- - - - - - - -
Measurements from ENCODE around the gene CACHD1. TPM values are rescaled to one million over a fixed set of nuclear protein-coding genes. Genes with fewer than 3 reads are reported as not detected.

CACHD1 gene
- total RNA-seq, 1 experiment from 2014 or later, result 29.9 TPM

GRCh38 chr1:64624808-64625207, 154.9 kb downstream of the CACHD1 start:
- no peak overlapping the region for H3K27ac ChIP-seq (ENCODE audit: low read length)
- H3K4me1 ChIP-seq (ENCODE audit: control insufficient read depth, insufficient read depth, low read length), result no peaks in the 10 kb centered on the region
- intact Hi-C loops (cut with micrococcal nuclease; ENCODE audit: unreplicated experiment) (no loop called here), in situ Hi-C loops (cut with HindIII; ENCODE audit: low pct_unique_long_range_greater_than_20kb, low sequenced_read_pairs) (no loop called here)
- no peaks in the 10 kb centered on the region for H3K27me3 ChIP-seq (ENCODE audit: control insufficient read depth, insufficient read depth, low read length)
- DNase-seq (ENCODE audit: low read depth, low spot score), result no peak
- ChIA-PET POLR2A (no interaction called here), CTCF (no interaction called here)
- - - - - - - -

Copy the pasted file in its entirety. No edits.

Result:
Measurements from ENCODE around the gene CACHD1. TPM values are rescaled to one million over a fixed set of nuclear protein-coding genes. Genes with fewer than 3 reads are reported as not detected.

CACHD1 gene
- total RNA-seq, 1 experiment from 2014 or later, result 29.9 TPM

GRCh38 chr1:64624808-64625207, 154.9 kb downstream of the CACHD1 start:
- no peak overlapping the region for H3K27ac ChIP-seq (ENCODE audit: low read length)
- H3K4me1 ChIP-seq (ENCODE audit: control insufficient read depth, insufficient read depth, low read length), result no peaks in the 10 kb centered on the region
- intact Hi-C loops (cut with micrococcal nuclease; ENCODE audit: unreplicated experiment) (no loop called here), in situ Hi-C loops (cut with HindIII; ENCODE audit: low pct_unique_long_range_greater_than_20kb, low sequenced_read_pairs) (no loop called here)
- no peaks in the 10 kb centered on the region for H3K27me3 ChIP-seq (ENCODE audit: control insufficient read depth, insufficient read depth, low read length)
- DNase-seq (ENCODE audit: low read depth, low spot score), result no peak
- ChIA-PET POLR2A (no interaction called here), CTCF (no interaction called here)